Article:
My Experience Serving Under 15 CPs In Kwara – Retired PPRO

Date: 2023-11-25

Ajayi Okasanmi is the immediate past but now retired Police Public Relations Officer of the Kwara State Police Command. In this interview with Daily Trust Saturday, the Akoko North East, Ondo State, indigene speaks on his experiences serving under 15 police commissioners and inter-rivalry between the office and other colleagues, among others.

As a retired officer, how would you describe the journey so far?

I joined the police in 1988 in Lagos and have had cause to serve in Kogi before Kwara State in 2014 where I was until retirement. I’m one of the longest serving PPROs in the country. We were the first set of officers trained as PROs by the police and almost all of them have left except the present Force PPRO, Muyiwa Adejobi, who is the only one that started before me and is still in service.

You served about 10 years as the PRO of the Kwara State command, what was your staying power despite opposition?

God, the good people of Kwara State and all the commissioners of police I served, for giving me the peace of mind to thrive and the opportunity to express myself, coupled with the benefits of the support of the people especially the journalists who gave me the necessary impetus. Sometimes, when things become difficult, I reach out to experienced journalists in the state for advice which really assisted me.

Also, because of my accessibility, people walk up to me to give me information that ordinarily they would not give a policeman due to lack of trust. But when they give me such information, whether genuine or not, I act on it and always give feedback, carrying my bosses along irrespective of our findings. This really built confidence between me and people. Though money is very good, it does not answer all things.

Was there no opposition at all, knowing the police environment?

There were people who were desirous of my job and were even pulling strings from the force headquarters, but the resistance they got made them back out. Of course, people tried to unseat me but it wasn’t possible because of the support of God and all the CPs I worked with.

Who can you describe as the most difficult CP in Kwara State and why?

I will not say the most difficult, it depends on your mindset and personality. If you are at everybody’s level, you find these things easy. I worked with two very senior police officers who retired as DIGs that are known to be very “wicked” among officers in Nigeria, I don’t want to mention their names. But we worked so harmoniously that I was asked how I was able to do it. Study their dos and don’ts and try to be truthful, honest and upright in anything you do. Sometimes, an officer’s disposition may not go down well with his boss’ spirit like telling lies, always late on duty, complaining always when given assignments or not having the capacity. Some express sadness or frown when they are talked to. But when a CP observes the opposite of all these in you, he will draw you closer and if you have the capacity, you guys will get along. Nobody is easy to work with as a senior officer because even the CPs are under pressure sometimes from the IGP and superiors. When they are on such climes, it may trigger unwanted/unwarranted action, just take it with equanimity. Nobody is difficult to work with, the job itself is difficult.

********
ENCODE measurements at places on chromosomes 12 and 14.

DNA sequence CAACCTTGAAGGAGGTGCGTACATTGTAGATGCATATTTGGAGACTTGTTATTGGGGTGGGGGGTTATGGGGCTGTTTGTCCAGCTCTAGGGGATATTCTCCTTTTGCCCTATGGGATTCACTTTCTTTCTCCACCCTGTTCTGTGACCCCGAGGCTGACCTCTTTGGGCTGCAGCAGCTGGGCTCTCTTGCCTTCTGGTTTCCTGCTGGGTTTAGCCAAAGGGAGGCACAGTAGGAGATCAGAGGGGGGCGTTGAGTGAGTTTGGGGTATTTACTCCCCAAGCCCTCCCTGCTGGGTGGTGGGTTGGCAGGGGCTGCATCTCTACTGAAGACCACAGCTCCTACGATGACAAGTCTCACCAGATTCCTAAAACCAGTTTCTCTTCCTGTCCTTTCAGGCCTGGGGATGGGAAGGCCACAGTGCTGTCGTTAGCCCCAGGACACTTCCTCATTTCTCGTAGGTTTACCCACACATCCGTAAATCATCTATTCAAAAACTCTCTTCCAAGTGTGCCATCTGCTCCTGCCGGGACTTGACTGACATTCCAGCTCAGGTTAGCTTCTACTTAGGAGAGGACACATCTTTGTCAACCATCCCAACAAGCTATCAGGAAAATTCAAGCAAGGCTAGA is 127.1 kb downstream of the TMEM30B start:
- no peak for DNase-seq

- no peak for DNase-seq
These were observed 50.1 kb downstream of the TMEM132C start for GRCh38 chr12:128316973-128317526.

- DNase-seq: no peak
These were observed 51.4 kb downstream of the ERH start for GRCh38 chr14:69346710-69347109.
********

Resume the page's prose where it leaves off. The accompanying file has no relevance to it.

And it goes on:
Your situation was not without sacrifices, what were they for you?

There are many; my wife is not here which means my traveling most of the times. Sometimes, I will not see my family for three months and it got to a point where I was asked if I’m the only person doing the job of a police PRO. A good PRO should be on duty all day. You don’t use the excuse of lack of funds to jeopardize task from superiors but find a way around it without comprising standards or morals. Sometimes for exigencies, you bosses can be in the office working till 12pm or more, you can’t leave him there because you know he is equally working. Some of us don’t understand this.

What was your greatest task/challenge as a PRO in Kwara vis-a-vis crime fighting?

If I was told that I would stay a year in Kwara, with the kind of stories we were made to believe that Kwara is a Sharia state (apologies to my Muslims brothers and sisters) and all of that, I would not believe. The first thing that struck me was the peaceful and calm environment unlike where I came from. Gradually, I started having this feeling of peace and security that the place is a good place to stay and I adjusted. Today, it’s a part of me. The state loves visitors, they don’t discriminate and they’re ready to support you as long as you understand their limits. On security, Kwara is a fast-developing state with proximity with Lagos, Oyo and others. However, anything that happens in those states find way to Kwara, like the issue of #Endsars and Okada ban. We have our fair share of crime, kidnapping and cultism which have become so worrisome.